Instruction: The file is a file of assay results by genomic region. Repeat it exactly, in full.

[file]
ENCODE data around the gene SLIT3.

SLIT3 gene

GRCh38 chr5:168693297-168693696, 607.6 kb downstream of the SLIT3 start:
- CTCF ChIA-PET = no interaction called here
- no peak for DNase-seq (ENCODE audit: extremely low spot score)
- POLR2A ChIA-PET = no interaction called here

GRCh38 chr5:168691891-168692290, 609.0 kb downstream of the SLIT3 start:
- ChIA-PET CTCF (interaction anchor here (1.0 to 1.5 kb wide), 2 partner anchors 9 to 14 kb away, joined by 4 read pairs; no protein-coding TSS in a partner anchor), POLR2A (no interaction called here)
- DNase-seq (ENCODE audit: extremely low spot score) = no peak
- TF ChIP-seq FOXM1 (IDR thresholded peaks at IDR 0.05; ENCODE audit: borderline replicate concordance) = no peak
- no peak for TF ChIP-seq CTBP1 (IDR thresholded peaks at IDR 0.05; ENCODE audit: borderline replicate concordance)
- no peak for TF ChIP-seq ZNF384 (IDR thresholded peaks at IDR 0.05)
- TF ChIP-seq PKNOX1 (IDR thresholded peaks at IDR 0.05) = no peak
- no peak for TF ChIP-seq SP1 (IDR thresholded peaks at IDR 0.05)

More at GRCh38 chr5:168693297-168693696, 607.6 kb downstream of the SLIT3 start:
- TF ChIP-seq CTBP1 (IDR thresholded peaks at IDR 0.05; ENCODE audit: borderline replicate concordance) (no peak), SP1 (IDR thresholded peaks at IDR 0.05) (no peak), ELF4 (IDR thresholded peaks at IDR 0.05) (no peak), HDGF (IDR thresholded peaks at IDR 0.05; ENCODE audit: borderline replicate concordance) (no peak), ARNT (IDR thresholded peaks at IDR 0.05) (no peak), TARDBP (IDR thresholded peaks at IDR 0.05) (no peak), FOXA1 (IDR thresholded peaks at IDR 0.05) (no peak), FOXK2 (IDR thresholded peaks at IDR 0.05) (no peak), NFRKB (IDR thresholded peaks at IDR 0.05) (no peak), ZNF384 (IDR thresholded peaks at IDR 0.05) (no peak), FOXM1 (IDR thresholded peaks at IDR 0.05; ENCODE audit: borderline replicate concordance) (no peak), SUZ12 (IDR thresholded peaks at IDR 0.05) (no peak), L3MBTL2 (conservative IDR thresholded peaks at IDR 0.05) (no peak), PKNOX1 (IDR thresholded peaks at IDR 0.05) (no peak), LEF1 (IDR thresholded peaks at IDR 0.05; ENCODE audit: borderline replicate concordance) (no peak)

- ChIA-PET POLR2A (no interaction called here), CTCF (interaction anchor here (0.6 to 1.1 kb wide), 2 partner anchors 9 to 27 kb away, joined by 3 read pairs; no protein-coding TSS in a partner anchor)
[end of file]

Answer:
ENCODE data around the gene SLIT3.

SLIT3 gene

GRCh38 chr5:168693297-168693696, 607.6 kb downstream of the SLIT3 start:
- CTCF ChIA-PET = no interaction called here
- no peak for DNase-seq (ENCODE audit: extremely low spot score)
- POLR2A ChIA-PET = no interaction called here

GRCh38 chr5:168691891-168692290, 609.0 kb downstream of the SLIT3 start:
- ChIA-PET CTCF (interaction anchor here (1.0 to 1.5 kb wide), 2 partner anchors 9 to 14 kb away, joined by 4 read pairs; no protein-coding TSS in a partner anchor), POLR2A (no interaction called here)
- DNase-seq (ENCODE audit: extremely low spot score) = no peak
- TF ChIP-seq FOXM1 (IDR thresholded peaks at IDR 0.05; ENCODE audit: borderline replicate concordance) = no peak
- no peak for TF ChIP-seq CTBP1 (IDR thresholded peaks at IDR 0.05; ENCODE audit: borderline replicate concordance)
- no peak for TF ChIP-seq ZNF384 (IDR thresholded peaks at IDR 0.05)
- TF ChIP-seq PKNOX1 (IDR thresholded peaks at IDR 0.05) = no peak
- no peak for TF ChIP-seq SP1 (IDR thresholded peaks at IDR 0.05)

More at GRCh38 chr5:168693297-168693696, 607.6 kb downstream of the SLIT3 start:
- TF ChIP-seq CTBP1 (IDR thresholded peaks at IDR 0.05; ENCODE audit: borderline replicate concordance) (no peak), SP1 (IDR thresholded peaks at IDR 0.05) (no peak), ELF4 (IDR thresholded peaks at IDR 0.05) (no peak), HDGF (IDR thresholded peaks at IDR 0.05; ENCODE audit: borderline replicate concordance) (no peak), ARNT (IDR thresholded peaks at IDR 0.05) (no peak), TARDBP (IDR thresholded peaks at IDR 0.05) (no peak), FOXA1 (IDR thresholded peaks at IDR 0.05) (no peak), FOXK2 (IDR thresholded peaks at IDR 0.05) (no peak), NFRKB (IDR thresholded peaks at IDR 0.05) (no peak), ZNF384 (IDR thresholded peaks at IDR 0.05) (no peak), FOXM1 (IDR thresholded peaks at IDR 0.05; ENCODE audit: borderline replicate concordance) (no peak), SUZ12 (IDR thresholded peaks at IDR 0.05) (no peak), L3MBTL2 (conservative IDR thresholded peaks at IDR 0.05) (no peak), PKNOX1 (IDR thresholded peaks at IDR 0.05) (no peak), LEF1 (IDR thresholded peaks at IDR 0.05; ENCODE audit: borderline replicate concordance) (no peak)

- ChIA-PET POLR2A (no interaction called here), CTCF (interaction anchor here (0.6 to 1.1 kb wide), 2 partner anchors 9 to 27 kb away, joined by 3 read pairs; no protein-coding TSS in a partner anchor)